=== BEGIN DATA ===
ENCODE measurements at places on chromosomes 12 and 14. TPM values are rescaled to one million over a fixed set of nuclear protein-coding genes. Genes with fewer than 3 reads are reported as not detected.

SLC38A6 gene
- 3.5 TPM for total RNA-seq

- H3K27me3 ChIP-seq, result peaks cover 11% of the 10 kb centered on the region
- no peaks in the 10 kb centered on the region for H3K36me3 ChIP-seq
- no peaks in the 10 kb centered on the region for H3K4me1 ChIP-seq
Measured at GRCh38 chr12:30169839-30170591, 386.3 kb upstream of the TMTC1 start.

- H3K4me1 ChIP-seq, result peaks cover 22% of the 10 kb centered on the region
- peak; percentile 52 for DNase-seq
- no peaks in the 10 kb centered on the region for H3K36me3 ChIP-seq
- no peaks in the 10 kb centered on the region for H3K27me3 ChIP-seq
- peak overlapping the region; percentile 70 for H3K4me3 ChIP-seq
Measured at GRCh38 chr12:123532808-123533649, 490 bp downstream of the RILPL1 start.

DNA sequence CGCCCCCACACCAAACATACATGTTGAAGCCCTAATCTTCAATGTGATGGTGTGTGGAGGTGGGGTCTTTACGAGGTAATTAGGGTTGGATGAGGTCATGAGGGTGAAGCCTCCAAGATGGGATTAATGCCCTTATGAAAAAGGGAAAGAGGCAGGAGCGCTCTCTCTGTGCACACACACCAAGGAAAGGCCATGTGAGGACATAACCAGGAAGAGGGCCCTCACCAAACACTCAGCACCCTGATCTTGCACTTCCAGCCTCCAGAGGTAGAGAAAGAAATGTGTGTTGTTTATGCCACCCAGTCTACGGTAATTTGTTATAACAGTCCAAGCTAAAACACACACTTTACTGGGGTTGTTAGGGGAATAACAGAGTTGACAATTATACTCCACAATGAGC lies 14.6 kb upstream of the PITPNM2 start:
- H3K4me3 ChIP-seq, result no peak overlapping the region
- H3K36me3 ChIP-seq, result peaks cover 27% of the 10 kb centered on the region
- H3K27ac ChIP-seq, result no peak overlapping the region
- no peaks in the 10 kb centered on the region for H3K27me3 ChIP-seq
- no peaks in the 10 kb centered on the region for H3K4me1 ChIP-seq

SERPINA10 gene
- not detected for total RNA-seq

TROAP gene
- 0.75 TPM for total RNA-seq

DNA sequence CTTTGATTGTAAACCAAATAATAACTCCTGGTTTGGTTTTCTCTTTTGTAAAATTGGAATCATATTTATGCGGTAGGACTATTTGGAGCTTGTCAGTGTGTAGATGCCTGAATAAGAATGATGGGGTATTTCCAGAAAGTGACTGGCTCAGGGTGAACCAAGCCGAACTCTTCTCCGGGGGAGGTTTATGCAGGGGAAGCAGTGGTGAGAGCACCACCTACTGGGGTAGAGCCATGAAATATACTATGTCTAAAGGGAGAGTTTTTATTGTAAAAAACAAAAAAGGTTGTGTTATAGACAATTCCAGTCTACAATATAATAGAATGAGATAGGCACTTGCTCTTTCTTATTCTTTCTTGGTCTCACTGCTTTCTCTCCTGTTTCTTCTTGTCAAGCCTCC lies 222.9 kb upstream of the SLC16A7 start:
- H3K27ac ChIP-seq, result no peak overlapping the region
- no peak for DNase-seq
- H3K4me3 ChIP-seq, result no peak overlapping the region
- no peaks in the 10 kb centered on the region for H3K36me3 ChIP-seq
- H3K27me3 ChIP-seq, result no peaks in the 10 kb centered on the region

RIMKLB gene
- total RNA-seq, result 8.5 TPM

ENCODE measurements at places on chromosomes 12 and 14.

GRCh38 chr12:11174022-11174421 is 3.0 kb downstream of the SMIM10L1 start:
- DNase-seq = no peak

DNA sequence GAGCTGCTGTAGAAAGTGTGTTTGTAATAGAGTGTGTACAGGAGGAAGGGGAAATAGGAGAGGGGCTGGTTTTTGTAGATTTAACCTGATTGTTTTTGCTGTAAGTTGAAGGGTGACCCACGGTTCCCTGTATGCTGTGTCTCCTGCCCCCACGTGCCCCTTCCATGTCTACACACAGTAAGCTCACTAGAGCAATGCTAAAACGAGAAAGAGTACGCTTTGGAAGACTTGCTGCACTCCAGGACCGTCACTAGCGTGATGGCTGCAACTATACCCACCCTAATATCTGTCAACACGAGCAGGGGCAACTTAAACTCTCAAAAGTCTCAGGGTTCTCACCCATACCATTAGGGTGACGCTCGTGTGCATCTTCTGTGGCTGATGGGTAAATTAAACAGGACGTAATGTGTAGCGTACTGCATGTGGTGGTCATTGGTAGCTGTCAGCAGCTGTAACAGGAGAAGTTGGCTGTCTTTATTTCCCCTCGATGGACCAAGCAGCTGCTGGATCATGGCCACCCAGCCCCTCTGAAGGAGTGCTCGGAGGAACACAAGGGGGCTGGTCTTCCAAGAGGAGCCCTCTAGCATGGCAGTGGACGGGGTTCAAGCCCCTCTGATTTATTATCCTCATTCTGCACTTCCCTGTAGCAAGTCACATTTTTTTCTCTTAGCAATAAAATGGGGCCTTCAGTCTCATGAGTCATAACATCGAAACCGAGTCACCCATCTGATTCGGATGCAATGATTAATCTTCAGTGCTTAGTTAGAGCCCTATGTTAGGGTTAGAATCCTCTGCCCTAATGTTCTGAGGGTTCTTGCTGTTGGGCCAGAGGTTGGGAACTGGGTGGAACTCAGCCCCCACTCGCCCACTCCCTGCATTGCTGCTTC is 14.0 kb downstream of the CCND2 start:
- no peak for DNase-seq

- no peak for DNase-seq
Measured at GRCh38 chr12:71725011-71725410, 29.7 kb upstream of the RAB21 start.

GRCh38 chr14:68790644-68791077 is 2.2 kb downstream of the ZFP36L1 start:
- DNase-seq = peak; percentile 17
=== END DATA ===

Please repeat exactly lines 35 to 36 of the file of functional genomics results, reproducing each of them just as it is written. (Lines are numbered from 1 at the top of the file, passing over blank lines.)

DNA sequence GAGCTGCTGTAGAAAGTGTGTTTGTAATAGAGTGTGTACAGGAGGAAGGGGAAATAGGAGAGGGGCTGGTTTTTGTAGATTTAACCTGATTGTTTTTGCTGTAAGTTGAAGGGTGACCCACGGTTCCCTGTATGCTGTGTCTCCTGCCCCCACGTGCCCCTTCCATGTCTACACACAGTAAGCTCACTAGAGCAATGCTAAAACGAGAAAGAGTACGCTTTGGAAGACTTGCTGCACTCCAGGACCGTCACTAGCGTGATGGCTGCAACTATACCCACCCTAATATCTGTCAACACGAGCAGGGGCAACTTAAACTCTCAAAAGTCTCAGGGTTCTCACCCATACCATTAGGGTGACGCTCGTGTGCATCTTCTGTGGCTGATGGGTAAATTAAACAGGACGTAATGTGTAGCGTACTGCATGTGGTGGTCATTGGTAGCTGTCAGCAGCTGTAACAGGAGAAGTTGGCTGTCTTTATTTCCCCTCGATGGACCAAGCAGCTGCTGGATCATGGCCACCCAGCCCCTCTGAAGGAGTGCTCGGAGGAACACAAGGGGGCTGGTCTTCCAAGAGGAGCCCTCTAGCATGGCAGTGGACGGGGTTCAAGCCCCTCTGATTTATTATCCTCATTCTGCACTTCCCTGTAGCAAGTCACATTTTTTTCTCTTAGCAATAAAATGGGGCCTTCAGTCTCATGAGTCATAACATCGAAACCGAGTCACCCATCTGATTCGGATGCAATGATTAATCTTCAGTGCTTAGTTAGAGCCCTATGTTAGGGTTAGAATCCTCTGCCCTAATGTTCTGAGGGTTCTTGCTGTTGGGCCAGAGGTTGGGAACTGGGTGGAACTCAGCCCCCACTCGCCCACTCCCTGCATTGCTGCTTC is 14.0 kb downstream of the CCND2 start:
- no peak for DNase-seq